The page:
Why? For every headline I read about the safety of vaccines, I read 10 that scream “are you killing your baby?” or somesuch nonsense. Of course most “articles” go on to be pure drivel or rehasing the same-old, same-old. But it just goes to show that, even if you’re informed, you can start to feel like you’re missing something if the fear volume is high enough.

    Thanks for the reminder that science is on my side.

  11. Robin O'Bryant

    Great interview! Very informative. It INFURIATES me that as parents, we get so much conflicting information.

  12. Denise

    So glad you’re giving this book play, Jen! It’s on my to-read list. A few years ago, I did a piece for Scholastic Parent & Child about vaccines, and interviewed a prominent vaccine researcher. Something he said really stuck with me. He talked about what things were like back when my dad was a child and every parent in America was scared to death of polio. So when an experimental vaccine became available, this guy told me, parents lined up in great numbers to try it, even though there was no guarantee that the vaccine would work, or that it would even be safe. The fear of the disease outweighed by a lot the fear of a vaccine. These days, when (until recently, with those pertussis and measles outbreaks) many of those fearsome diseases are faint memories, the fear equation flip-flopped.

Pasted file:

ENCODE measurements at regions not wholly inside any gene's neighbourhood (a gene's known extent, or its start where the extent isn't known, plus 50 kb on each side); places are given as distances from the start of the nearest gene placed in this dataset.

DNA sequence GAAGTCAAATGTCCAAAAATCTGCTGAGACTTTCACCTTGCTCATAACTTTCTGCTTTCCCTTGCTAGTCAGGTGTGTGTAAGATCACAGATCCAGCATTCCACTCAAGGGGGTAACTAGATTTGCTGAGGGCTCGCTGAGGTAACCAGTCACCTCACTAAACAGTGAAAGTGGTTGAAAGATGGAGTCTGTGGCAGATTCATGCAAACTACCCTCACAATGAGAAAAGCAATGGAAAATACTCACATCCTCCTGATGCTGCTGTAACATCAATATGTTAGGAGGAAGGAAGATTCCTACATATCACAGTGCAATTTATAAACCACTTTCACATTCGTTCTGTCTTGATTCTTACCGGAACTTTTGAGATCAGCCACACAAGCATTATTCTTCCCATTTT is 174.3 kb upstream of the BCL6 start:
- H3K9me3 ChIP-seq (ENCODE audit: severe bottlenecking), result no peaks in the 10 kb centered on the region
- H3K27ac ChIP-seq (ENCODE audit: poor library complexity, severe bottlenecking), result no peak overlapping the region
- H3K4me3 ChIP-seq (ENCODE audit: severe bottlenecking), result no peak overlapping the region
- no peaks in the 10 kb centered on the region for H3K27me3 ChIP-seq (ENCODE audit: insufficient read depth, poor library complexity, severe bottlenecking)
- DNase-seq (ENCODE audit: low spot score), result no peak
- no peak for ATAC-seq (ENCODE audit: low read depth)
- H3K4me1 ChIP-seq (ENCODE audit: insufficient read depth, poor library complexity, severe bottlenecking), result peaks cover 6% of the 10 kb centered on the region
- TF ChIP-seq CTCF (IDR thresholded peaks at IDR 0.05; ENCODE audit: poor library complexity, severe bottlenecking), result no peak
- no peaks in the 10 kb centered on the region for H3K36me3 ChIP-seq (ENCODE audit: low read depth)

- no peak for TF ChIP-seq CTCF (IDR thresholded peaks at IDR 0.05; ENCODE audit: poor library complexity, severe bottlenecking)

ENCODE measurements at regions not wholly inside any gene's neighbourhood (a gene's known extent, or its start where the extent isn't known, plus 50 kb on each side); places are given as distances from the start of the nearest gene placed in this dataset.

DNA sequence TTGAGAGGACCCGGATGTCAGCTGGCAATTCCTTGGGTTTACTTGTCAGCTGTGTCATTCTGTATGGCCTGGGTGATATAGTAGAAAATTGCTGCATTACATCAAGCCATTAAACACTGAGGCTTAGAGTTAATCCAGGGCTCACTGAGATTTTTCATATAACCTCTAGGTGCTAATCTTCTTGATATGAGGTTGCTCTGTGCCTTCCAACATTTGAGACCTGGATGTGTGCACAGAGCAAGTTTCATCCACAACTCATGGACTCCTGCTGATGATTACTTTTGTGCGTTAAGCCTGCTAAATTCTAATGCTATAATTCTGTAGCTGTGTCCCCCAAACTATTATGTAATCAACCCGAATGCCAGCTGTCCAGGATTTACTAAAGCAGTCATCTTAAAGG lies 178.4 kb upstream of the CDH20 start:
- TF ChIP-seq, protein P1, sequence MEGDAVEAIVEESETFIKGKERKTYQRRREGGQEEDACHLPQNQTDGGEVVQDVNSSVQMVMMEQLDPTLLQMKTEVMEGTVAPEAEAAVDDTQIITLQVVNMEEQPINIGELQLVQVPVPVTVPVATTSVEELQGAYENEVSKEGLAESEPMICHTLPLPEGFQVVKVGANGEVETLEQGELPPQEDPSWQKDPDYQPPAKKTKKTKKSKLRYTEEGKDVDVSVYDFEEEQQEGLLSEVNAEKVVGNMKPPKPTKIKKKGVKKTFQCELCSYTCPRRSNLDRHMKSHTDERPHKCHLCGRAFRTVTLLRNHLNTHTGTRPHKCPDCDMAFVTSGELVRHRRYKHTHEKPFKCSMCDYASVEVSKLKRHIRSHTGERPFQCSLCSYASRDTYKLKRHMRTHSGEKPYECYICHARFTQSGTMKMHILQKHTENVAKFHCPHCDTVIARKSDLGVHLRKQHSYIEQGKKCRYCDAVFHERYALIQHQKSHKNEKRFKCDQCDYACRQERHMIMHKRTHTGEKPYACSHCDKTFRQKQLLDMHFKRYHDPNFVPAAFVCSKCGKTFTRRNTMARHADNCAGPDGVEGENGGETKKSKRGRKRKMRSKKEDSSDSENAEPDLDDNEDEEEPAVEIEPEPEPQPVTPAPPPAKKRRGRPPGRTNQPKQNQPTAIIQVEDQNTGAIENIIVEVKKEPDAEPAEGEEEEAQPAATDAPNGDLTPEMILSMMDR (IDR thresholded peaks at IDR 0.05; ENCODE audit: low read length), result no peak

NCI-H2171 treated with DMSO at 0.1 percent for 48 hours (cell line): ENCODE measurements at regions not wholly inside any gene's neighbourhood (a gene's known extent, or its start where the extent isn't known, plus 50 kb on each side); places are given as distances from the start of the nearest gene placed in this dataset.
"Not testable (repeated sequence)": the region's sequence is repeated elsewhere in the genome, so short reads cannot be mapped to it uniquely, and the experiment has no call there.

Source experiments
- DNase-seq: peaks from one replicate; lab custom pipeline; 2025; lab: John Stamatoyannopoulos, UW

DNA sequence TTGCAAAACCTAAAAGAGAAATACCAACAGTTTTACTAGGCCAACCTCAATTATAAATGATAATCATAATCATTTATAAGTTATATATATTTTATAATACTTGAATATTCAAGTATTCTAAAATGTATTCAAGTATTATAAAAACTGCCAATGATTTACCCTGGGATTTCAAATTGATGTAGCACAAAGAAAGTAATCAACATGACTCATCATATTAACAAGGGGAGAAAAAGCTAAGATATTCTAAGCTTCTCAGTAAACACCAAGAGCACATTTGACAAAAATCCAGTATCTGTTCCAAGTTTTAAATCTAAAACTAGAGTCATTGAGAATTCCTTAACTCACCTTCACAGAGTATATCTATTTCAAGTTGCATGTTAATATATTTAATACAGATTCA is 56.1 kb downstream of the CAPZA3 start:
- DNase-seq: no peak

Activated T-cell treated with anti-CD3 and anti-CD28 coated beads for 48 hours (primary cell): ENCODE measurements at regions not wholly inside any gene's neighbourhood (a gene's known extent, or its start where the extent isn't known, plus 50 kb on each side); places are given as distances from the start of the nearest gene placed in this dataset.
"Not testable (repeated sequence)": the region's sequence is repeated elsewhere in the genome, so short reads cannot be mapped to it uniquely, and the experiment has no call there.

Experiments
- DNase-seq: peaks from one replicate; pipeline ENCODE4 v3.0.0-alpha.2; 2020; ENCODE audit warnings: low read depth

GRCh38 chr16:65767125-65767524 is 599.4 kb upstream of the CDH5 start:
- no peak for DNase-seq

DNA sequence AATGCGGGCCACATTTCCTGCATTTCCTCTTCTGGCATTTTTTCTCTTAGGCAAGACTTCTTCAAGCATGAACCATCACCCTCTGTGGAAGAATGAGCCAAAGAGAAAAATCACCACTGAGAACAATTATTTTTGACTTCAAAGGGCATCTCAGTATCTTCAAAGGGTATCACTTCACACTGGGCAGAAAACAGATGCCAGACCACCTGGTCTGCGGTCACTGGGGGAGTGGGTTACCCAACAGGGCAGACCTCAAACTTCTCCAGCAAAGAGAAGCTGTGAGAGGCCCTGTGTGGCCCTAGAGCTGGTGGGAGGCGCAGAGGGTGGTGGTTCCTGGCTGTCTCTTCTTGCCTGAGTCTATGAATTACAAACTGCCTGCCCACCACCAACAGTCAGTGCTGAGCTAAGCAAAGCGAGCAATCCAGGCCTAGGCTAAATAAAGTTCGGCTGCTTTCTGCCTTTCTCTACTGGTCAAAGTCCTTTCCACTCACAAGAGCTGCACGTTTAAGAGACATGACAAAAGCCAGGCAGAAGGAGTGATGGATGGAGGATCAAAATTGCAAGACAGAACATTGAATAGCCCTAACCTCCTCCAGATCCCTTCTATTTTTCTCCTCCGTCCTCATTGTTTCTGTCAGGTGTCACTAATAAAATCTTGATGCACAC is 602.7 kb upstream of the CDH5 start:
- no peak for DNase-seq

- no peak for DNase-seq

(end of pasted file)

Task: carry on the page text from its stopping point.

Denise